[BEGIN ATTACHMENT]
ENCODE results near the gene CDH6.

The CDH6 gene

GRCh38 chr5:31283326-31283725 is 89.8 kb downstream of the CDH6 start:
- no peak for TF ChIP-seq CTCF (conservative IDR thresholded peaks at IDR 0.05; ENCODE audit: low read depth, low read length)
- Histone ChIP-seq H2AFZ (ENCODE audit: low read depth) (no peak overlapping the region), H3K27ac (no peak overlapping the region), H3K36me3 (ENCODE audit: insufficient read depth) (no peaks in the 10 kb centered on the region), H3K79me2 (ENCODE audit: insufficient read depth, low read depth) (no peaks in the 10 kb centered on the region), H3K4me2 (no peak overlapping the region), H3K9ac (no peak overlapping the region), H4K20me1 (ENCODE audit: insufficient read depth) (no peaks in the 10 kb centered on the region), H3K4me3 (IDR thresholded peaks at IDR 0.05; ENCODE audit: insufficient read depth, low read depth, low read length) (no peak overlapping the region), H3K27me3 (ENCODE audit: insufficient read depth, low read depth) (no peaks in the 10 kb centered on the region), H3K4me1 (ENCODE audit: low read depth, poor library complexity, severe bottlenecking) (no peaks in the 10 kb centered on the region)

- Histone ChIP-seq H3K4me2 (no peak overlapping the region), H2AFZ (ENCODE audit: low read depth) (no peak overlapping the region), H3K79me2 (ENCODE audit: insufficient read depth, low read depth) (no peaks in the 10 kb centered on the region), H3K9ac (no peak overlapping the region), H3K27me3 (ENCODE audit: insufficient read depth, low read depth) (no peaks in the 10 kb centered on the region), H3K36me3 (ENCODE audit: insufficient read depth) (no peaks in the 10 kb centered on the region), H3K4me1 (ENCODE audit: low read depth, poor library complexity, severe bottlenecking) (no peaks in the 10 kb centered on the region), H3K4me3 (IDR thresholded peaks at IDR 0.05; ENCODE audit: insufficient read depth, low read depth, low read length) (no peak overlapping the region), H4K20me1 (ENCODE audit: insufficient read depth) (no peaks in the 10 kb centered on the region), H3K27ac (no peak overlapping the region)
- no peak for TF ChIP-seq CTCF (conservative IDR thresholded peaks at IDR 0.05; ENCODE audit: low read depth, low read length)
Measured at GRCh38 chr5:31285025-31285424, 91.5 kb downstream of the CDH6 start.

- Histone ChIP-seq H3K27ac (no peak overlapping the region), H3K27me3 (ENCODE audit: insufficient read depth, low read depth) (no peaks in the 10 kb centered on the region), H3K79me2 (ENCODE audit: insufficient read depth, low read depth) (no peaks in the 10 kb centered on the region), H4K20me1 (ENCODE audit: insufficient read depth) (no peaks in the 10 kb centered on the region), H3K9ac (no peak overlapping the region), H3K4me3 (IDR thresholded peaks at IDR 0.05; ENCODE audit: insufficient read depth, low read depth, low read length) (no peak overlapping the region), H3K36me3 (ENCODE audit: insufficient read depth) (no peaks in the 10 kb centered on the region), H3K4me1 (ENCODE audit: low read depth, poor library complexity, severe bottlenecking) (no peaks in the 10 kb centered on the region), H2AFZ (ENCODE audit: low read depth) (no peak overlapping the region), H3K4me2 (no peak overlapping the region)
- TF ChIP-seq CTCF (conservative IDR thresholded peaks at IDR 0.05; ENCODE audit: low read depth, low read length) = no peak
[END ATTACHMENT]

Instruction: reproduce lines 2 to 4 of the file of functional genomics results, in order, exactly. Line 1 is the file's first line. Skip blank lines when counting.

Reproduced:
The CDH6 gene

GRCh38 chr5:31283326-31283725 is 89.8 kb downstream of the CDH6 start:
- no peak for TF ChIP-seq CTCF (conservative IDR thresholded peaks at IDR 0.05; ENCODE audit: low read depth, low read length)